“Spring brings the rain/With winter comes pain/All my skin’s drifting on the wind”
For those of you who know me, personally, I don’t have to explain my reasons for moving from Florida to Minnesota. For everyone else, the state of my birth is one where parties, sunsets, and all manner of creature comforts come easily, if you have the means to achieve them. It’s also a place of thieves, manipulators, lovers and slow-moving traffic if you catch my drift. I will always have this gnawing feeling in the back of my throat that reminds me of a distant memory I’ve associated with potentially returning “home”, but the reality of the journey is an altogether different animal.
When you leave a place, and you know in your heart that you are leaving it for good, something inside you changes. There’s a chemical reaction in your brain that sends signals of anxiety laced with complacency at the thought of dwelling in one space for too long. It’s been six months after the big move, and I’m still a little surprised at my audacity.
My initial understanding of the inside world of Minnesota came from a breathtaking view from the backyard porch of this dream house where my cousin’s friends took shelter. They imparted in me a caring, respecting aspect and encouraged me to remember my manners for the most part when meeting people in a new state for the first time, but they also reacted to sightings of my spontaneous and infrequent barbaric tendencies with a look of pleasant surprise. They made me realize that anyone can be accepted anywhere and appreciated for who they are and where they come from, especially if you have blood ties of one of their best friends and lovers. I was so entranced with the sounds of the birds nearby, the organic herb garden they are growing, and Tim’s voice in my ear telling me I made the best decision of my life in leaving that glorified sandbar behind.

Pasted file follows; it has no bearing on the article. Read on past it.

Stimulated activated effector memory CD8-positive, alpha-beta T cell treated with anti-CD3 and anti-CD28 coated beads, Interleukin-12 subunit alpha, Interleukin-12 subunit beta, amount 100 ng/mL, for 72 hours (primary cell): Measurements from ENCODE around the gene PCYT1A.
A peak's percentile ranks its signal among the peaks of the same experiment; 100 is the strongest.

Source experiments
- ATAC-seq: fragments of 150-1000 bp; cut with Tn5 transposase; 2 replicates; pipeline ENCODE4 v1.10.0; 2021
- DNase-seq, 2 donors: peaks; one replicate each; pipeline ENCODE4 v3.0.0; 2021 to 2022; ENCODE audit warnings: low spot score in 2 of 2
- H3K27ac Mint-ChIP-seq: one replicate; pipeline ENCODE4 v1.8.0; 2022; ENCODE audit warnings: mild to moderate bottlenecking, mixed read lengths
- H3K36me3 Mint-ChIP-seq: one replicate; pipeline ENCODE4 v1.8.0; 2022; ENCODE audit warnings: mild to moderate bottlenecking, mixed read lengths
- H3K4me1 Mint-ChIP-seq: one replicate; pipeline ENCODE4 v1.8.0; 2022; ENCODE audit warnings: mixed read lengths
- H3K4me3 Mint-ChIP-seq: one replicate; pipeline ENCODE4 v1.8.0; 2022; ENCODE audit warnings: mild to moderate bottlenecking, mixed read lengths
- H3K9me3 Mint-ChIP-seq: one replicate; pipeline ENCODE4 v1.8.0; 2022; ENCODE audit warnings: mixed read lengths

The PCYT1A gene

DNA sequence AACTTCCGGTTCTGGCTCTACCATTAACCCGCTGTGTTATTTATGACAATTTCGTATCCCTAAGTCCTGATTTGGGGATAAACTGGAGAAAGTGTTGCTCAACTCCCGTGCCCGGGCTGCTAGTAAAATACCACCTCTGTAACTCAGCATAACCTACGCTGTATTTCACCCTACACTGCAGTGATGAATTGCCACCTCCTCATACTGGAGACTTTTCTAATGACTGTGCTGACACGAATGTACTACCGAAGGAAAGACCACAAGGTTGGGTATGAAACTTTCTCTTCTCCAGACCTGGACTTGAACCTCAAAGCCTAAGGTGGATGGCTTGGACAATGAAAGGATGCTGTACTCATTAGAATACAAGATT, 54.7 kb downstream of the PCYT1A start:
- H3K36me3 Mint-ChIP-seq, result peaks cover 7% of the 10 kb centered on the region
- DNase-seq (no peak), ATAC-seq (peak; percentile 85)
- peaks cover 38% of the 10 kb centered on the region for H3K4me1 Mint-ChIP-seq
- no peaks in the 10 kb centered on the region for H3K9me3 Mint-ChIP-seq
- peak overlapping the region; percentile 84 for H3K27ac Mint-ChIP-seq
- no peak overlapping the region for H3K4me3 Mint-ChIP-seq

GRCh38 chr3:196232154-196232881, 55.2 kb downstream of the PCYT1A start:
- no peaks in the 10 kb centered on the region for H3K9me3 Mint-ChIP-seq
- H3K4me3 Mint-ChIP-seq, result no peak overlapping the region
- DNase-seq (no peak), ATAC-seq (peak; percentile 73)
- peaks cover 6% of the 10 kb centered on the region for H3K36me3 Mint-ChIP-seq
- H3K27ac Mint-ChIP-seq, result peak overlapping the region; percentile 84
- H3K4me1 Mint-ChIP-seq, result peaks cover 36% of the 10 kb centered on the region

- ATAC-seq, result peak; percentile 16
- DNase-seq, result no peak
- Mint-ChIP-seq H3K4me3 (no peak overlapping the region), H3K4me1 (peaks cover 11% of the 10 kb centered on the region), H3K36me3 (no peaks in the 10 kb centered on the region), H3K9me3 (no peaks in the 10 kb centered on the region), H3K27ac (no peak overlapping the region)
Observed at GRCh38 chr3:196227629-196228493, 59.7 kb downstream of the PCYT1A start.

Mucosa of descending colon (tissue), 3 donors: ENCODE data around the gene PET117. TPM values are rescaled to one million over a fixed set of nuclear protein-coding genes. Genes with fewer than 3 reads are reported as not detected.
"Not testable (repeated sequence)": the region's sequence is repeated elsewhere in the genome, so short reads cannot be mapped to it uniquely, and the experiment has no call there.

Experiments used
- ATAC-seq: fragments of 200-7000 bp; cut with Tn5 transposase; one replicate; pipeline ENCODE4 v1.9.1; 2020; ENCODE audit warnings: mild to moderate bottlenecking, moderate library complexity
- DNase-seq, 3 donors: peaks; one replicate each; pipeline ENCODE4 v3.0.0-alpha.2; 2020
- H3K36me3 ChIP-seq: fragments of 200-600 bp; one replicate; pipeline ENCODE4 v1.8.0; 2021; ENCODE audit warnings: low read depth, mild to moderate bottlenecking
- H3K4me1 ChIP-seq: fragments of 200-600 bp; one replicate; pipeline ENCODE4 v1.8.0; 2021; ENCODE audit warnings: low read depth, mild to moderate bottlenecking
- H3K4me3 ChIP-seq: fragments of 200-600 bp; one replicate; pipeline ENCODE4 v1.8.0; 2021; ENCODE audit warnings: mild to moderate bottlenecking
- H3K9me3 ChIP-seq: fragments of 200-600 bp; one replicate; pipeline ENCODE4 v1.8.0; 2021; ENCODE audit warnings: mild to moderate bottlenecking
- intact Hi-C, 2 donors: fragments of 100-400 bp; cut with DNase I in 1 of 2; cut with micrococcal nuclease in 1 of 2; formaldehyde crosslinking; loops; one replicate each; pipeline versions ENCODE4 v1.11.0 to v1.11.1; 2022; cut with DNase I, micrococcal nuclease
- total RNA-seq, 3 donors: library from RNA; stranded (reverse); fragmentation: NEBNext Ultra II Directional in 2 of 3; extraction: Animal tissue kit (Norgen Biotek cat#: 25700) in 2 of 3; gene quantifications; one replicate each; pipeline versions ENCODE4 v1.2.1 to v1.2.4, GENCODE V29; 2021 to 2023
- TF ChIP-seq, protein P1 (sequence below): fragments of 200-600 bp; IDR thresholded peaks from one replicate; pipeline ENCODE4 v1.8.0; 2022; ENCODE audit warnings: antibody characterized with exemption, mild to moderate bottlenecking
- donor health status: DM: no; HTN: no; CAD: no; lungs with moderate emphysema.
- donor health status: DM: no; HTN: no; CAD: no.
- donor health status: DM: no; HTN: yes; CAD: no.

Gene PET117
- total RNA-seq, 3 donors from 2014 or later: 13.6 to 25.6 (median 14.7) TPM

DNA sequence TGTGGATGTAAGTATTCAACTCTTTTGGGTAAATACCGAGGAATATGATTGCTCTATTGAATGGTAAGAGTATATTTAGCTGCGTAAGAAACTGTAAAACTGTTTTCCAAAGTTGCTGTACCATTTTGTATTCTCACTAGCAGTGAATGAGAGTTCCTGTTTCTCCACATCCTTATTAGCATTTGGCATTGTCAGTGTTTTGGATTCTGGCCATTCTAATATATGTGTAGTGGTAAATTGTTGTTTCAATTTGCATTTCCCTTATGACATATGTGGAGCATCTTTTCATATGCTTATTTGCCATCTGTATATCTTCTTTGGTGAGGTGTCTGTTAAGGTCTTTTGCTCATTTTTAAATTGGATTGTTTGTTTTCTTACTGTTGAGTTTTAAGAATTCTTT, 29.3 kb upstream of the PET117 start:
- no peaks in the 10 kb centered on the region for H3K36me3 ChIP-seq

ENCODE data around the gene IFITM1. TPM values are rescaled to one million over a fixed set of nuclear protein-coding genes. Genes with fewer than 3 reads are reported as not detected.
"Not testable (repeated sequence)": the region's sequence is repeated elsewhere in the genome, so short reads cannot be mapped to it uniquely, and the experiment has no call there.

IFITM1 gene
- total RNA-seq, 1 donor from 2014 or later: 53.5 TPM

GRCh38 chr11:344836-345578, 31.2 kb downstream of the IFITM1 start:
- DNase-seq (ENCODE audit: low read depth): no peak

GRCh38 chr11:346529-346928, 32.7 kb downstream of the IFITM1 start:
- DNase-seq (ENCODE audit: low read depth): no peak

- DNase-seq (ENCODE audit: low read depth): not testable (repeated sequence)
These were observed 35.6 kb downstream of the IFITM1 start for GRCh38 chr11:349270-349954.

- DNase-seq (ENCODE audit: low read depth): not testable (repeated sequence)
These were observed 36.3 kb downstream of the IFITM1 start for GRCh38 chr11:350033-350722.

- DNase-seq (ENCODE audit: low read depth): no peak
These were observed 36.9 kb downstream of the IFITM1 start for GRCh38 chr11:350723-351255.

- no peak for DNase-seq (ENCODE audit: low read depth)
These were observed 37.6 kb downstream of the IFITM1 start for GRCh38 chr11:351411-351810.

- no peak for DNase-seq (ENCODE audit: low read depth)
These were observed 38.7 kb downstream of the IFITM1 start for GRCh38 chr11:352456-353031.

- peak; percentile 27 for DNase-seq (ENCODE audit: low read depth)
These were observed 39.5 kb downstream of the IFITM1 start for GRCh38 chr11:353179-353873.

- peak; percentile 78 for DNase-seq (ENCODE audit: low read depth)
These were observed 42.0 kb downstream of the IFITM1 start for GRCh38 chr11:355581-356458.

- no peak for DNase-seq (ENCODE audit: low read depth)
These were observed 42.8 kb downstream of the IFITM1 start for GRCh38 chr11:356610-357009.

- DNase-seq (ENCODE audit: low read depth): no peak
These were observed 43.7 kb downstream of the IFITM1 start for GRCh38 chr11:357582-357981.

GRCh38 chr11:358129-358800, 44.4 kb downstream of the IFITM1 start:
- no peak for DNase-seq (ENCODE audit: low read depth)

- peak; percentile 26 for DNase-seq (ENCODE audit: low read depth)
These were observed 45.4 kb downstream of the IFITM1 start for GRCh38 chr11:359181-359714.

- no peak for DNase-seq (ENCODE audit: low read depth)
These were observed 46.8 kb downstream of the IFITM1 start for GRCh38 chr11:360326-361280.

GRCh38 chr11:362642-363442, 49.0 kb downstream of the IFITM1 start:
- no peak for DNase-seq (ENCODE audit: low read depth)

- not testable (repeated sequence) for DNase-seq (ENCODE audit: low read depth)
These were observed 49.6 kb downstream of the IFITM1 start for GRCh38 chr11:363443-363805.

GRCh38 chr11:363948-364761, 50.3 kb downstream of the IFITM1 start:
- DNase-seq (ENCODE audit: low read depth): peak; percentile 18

He introduced me to the ways of the world, all too swiftly, utilizing his most hospitable nature, but like I said, that was quite a few months ago and I haven’t spoken to my cousin much since.
After a weekend of staying at their home, before the shock of the brave new world hit me like a 19th-century piano falling from the sky, I ventured out and got my own place and I’ve kind of forgotten that I have not lived here for my entire life.